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Ethics code tops council agenda


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Columbus officials, employees and appointees would be held to a high standard of conduct in order to maintain public confidence, according to a proposed ethics ordinance.

The City Council will consider a vote on the ordinance for the first time at its 5 p.m. Tuesday meeting at City Hall. The meeting time is earlier than usual, and few items are on the agenda, so that the meeting conflicts as little as possible with the North-East boys basketball game that night.

Mayor Kristen Brown and the council first discussed the idea of an ethics ordinance in March.

Brown said an ordinance will assure the public that city officials and employees are acting and working in the best interest of the public and not for personal gain. And it clearly explains for officials, employees and anyone doing business with the city what actions are permitted.

“The biggest objective for me is assuring the public that we are impartial,” the mayor said.

The ethics ordinance would apply equally to the mayor, police and firefighters, Brown added.

The city does not have an ethics ordinance, she said. Instead, it has a personnel policies handbook that Brown said excludes elected officers, police and firefighters, and is “ill defined” and lacks the “teeth” contained in the proposed ethics ordinance.

The ordinance, drafted by City Attorney Kelly Benjamin and reflecting input from city officials and employees, covers issues such as nepotism, acceptance of gifts and conflicts of interest, and provides protections for whistle blowers.

Accepting a gift worth more than $50 or accepting more than $250 worth of gifts in a year would not be permitted, according to the ordinance.

The proposed limit is intended to prohibit large items that could influence decisions but not be too restrictive, Brown said.

“We don’t (want it) that if I show up at a girls state basketball game and they give me a T-shirt I can’t accept it,” she said.

Brown said she already has turned down expensive gift offers, such as a club membership and tickets to sporting events.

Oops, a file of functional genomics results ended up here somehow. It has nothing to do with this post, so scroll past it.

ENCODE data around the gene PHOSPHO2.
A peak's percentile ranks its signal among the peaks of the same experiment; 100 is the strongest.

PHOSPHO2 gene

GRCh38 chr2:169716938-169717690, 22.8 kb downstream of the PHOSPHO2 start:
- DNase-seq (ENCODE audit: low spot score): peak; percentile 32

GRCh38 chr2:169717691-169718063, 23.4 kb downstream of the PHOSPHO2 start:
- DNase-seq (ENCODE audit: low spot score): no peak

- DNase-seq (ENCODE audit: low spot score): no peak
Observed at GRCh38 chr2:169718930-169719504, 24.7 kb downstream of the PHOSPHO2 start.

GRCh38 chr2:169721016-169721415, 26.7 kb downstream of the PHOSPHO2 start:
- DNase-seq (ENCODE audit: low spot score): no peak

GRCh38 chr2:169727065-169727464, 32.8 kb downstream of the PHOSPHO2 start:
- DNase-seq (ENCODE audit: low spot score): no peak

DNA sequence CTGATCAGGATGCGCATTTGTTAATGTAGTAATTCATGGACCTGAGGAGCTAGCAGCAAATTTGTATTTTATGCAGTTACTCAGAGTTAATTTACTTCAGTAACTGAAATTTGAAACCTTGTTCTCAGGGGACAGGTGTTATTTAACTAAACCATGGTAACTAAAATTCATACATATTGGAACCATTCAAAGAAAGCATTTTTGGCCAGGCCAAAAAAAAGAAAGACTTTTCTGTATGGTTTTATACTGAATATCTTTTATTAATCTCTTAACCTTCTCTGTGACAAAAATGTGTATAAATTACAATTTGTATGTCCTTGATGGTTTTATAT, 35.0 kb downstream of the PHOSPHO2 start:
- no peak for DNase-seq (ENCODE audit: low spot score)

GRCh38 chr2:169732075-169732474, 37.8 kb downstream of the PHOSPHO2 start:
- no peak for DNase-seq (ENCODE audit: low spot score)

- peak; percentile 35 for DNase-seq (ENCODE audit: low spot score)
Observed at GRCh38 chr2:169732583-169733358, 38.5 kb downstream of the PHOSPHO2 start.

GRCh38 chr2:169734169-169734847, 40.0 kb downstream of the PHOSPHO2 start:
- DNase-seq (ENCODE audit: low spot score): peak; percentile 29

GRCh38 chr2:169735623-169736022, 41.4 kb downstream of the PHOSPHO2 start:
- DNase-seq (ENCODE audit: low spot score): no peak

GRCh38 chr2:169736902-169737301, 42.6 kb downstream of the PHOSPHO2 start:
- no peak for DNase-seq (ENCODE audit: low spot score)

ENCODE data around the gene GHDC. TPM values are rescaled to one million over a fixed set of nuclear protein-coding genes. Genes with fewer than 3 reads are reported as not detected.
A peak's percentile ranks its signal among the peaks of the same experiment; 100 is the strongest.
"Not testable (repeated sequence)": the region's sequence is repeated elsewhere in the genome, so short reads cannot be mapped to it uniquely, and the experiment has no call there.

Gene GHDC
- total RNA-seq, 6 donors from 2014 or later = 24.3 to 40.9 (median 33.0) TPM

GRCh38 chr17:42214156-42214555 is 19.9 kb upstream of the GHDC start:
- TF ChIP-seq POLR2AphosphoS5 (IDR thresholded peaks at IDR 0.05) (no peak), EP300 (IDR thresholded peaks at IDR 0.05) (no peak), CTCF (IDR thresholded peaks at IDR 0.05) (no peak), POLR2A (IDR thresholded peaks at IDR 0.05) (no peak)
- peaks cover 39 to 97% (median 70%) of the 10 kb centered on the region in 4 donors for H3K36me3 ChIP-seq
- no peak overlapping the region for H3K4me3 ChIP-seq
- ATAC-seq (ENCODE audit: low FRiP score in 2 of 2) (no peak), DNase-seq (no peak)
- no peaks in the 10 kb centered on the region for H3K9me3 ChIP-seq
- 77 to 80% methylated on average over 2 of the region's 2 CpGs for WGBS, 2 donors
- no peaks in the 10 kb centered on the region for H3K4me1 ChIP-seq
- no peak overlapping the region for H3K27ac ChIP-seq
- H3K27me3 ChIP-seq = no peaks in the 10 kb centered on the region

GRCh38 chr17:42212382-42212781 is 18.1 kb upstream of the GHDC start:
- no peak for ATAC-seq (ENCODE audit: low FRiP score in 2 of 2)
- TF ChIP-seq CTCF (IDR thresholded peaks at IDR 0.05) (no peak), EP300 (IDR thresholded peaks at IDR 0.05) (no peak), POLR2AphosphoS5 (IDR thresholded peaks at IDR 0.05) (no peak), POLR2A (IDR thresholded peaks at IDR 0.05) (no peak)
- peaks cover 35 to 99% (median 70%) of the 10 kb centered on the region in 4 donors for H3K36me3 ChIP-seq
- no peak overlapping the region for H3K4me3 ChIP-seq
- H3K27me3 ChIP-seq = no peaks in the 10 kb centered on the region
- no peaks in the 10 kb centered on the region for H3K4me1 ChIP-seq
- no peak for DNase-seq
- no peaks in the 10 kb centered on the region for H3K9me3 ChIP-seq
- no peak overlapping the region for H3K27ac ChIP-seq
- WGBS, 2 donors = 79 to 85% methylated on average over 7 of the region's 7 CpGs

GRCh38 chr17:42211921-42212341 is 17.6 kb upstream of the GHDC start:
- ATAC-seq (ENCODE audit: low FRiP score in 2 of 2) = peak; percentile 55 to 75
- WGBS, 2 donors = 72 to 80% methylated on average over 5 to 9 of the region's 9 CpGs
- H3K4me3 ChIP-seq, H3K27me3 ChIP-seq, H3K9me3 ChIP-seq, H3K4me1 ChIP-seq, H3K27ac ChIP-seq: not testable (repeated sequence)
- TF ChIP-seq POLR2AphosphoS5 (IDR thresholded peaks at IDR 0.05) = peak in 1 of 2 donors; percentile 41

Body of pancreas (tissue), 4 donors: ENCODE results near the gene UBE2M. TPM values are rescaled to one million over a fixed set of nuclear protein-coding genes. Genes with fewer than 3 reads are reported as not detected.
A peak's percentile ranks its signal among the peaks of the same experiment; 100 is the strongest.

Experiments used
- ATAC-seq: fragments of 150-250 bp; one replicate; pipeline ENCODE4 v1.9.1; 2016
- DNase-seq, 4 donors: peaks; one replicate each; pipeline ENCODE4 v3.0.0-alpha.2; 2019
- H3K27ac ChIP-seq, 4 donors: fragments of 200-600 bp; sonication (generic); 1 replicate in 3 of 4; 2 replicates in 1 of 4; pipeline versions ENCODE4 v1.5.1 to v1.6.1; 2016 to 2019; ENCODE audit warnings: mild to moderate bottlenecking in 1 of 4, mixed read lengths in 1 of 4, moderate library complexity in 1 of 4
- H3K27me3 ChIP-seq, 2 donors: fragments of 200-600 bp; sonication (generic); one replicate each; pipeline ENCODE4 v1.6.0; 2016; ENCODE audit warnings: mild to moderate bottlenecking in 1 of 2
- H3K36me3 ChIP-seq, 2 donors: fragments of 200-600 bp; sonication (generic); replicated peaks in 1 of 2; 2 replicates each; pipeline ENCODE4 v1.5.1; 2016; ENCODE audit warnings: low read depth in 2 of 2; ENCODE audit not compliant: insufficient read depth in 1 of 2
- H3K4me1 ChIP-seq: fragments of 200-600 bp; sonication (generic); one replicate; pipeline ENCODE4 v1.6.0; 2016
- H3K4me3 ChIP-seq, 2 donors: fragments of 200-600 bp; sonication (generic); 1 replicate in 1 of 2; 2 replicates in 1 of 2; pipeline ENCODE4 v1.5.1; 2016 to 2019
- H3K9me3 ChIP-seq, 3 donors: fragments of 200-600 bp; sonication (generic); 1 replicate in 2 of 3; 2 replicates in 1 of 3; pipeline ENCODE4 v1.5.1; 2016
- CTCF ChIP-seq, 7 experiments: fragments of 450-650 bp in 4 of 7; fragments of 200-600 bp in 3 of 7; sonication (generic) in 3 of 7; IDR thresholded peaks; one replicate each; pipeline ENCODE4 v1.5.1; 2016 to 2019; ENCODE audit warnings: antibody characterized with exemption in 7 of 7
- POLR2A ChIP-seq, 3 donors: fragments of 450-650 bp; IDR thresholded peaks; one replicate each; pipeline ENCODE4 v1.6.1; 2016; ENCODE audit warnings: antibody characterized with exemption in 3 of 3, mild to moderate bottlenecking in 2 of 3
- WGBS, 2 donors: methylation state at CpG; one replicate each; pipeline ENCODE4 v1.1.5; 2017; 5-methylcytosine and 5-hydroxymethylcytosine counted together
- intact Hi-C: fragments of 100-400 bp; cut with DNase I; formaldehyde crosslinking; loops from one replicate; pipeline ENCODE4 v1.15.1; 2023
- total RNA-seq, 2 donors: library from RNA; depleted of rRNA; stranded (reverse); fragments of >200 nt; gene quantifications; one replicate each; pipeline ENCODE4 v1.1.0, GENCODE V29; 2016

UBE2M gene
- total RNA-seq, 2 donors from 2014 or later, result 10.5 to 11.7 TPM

A process for handling potential ethical violations and punishments — including censures, fines, suspensions and terminations — would run through an ethics commission, the mayor said.

The ethics commission would be composed of five city residents appointed by nonpolitical entities. The president of IUPUC, the board of directors of the United Way of Bartholomew County and the Columbus Area Chamber of Commerce, and the chief executive officer of the largest for-profit employer in the city would appoint one member each. Those four members would serve two-year terms, and they would choose a fifth member — not employed by them — to serve a one-year term.

Benjamin will work with Arlette Cooper-Tinsley, the city’s human resources director, on training city officials and employees on the ethics ordinance after it is approved.

Also at Tuesday’s meeting, the council will:

n Ratify and approve a land transfer between the city and Columbus Municipal Airport.

The properties — the former Bartholomew County REMC site at 801 Second St. and airport property on Deaver Road — were exchanged in 2010. However, a State Board of Accounts audit this year found that the exchange didn’t follow Indiana code, which specifies that the City Council must give approval of land sales.

Brown said a vote Tuesday would be to provide an official ending to the matter. Even if the council votes against the ordinance, the mayor said the matter is moot because the properties have exchanged hands and a new Bartholomew County REMC building now is at 1697 W. Deaver Road.

n Amend a city ordinance to establish a revenues fund for user fees charged by the Columbus Police Department.

Columbus Police Chief Jason Maddix said at the previous council meeting that some fees have been paid inadvertently into a continuing education fund, which is not allowed by Indiana code. So, the CPD Revenues Fund will be created for those fees.

Fees that will be paid into the revenues fund are: rental of the firearms range and/or training facility, spent shell casings, fingerprinting, criminal background checks, solicitation licenses, citizens firearms classes, teen driving class and audio/photographic evidence preparation.

Fees permitted to be paid into the continuing education fund include vehicle identification checks and state accident reports.

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